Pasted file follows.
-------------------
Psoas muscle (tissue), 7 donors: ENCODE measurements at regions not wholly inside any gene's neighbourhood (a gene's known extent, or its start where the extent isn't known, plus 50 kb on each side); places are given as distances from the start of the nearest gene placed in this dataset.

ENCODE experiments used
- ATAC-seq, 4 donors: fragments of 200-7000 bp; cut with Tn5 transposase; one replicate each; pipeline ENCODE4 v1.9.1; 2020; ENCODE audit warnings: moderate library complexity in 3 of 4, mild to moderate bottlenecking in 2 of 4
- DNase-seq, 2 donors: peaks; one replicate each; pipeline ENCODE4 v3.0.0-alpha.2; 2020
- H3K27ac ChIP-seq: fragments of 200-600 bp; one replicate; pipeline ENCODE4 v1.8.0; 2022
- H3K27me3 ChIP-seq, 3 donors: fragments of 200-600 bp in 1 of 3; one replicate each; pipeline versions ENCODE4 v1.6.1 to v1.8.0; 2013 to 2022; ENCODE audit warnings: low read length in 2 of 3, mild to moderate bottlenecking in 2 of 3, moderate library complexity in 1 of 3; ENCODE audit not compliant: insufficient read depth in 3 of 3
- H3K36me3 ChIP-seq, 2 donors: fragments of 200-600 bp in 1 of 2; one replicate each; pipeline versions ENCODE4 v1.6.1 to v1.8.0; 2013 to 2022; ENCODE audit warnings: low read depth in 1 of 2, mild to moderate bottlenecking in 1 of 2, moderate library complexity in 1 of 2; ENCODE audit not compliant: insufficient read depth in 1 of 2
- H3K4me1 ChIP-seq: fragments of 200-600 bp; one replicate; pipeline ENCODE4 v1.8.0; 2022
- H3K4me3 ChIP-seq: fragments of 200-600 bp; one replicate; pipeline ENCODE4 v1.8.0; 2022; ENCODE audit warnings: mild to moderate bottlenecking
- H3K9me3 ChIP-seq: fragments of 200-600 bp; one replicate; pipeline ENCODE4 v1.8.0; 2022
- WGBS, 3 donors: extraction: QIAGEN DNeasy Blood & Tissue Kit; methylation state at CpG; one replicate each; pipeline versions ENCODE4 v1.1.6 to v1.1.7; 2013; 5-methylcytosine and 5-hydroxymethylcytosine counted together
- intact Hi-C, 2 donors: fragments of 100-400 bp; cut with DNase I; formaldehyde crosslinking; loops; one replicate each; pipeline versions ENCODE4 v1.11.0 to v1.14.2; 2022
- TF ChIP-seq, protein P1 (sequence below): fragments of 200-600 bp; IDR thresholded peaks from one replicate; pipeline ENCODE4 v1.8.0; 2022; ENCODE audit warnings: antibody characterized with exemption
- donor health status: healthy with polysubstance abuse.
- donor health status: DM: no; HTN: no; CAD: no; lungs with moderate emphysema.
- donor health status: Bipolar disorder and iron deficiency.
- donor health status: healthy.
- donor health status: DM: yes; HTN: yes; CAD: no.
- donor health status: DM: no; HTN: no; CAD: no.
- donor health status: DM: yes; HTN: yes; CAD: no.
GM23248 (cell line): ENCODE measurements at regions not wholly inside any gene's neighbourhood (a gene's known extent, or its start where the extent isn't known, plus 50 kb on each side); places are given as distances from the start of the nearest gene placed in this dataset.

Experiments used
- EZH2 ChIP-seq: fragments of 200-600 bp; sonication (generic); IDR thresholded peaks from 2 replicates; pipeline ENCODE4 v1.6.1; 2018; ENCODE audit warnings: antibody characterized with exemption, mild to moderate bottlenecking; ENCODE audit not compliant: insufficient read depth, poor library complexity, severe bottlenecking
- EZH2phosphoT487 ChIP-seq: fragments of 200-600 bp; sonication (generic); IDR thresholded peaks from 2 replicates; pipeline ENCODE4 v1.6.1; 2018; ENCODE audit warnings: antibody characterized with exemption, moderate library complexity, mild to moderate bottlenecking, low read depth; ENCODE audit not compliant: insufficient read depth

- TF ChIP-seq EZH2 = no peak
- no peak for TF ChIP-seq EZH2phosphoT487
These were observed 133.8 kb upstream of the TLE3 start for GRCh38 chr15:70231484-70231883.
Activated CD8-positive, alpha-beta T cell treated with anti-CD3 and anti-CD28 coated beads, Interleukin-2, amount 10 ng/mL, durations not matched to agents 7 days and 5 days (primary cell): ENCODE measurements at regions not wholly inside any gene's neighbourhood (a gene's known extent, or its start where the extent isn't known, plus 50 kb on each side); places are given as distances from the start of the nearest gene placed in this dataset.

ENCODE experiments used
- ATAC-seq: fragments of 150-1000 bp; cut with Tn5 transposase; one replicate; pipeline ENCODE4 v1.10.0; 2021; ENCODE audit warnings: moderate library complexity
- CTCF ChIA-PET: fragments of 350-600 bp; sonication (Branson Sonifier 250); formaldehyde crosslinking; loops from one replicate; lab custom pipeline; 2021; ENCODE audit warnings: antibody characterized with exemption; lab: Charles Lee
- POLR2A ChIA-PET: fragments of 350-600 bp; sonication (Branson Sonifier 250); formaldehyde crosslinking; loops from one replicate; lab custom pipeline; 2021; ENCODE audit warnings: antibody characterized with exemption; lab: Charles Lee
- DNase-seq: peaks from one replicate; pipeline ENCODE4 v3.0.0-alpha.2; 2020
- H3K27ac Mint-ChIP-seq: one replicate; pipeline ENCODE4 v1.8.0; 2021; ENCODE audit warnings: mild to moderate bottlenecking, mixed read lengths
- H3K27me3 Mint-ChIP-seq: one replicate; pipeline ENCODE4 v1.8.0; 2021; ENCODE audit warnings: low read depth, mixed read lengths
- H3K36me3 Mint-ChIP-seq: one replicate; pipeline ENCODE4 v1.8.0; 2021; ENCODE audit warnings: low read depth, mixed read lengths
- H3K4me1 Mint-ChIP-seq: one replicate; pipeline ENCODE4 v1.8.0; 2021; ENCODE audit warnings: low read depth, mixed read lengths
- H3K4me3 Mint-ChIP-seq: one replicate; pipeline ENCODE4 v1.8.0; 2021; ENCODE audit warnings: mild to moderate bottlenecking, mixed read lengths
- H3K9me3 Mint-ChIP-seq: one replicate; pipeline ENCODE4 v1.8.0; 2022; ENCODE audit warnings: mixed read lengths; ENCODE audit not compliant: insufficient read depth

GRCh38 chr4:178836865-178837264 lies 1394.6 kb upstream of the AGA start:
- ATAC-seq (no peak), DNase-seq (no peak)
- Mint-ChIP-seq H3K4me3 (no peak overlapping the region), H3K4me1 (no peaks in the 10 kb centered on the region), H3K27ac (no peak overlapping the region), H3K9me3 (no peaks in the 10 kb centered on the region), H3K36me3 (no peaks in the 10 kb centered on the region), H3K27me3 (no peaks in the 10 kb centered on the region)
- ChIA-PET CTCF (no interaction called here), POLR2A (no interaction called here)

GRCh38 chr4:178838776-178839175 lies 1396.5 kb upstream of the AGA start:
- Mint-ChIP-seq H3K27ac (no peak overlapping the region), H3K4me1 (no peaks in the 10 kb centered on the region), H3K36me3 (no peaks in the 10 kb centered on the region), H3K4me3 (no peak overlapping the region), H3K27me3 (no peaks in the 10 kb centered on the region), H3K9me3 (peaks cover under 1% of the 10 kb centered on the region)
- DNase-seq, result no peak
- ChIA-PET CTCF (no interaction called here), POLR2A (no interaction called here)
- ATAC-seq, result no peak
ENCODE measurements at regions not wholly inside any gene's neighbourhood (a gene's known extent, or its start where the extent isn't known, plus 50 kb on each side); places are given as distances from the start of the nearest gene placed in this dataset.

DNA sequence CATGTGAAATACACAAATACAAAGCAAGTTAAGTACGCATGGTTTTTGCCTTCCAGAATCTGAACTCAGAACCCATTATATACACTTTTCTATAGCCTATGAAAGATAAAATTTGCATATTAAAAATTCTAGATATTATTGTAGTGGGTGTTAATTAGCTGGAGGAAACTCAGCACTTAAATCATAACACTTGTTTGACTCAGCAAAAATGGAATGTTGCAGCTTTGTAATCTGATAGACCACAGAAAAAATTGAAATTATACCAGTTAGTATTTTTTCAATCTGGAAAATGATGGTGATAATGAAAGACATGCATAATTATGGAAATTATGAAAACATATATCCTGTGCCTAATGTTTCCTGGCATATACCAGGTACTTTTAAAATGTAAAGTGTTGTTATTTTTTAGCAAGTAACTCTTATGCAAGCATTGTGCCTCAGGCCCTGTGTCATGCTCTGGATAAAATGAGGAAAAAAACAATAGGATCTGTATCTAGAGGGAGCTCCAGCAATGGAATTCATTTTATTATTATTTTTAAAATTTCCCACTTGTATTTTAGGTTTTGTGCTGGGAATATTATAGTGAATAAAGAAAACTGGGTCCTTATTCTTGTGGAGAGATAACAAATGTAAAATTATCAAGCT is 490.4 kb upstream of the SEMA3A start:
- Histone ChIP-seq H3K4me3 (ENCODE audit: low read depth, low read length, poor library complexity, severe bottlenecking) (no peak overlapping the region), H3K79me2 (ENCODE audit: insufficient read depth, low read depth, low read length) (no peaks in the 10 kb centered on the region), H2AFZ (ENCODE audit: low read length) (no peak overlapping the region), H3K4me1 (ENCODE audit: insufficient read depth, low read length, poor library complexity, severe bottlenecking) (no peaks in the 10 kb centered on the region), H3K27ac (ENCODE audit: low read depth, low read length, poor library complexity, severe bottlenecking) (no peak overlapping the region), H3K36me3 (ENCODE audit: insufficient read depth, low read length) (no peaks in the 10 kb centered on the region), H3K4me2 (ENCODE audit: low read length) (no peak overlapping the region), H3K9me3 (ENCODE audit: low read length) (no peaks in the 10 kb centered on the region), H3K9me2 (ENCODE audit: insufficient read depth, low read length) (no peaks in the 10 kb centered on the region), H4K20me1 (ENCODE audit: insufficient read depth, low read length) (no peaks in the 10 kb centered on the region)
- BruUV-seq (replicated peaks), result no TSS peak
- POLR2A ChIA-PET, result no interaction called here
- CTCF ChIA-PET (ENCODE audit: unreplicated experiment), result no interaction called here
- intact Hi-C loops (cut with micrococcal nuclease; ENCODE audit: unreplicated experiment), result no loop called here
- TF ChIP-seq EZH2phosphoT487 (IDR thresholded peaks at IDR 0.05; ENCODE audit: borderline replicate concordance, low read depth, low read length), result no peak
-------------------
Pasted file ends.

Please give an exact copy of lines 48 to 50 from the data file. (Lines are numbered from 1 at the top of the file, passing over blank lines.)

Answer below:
- ATAC-seq, result no peak
ENCODE measurements at regions not wholly inside any gene's neighbourhood (a gene's known extent, or its start where the extent isn't known, plus 50 kb on each side); places are given as distances from the start of the nearest gene placed in this dataset.

DNA sequence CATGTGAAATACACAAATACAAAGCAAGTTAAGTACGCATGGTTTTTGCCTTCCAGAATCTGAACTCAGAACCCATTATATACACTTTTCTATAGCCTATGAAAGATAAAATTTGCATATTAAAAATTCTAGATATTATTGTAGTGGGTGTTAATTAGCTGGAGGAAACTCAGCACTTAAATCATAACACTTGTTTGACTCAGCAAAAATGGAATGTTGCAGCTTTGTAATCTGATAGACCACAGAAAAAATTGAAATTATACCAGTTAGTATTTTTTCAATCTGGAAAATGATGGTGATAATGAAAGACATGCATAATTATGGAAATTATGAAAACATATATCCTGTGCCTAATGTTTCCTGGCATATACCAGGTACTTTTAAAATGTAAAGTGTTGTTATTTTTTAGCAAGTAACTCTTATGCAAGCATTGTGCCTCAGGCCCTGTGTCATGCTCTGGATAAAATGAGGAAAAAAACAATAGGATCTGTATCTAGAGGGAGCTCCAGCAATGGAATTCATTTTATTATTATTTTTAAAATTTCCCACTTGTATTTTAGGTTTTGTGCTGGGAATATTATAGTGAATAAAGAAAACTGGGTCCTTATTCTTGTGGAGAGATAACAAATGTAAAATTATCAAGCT is 490.4 kb upstream of the SEMA3A start: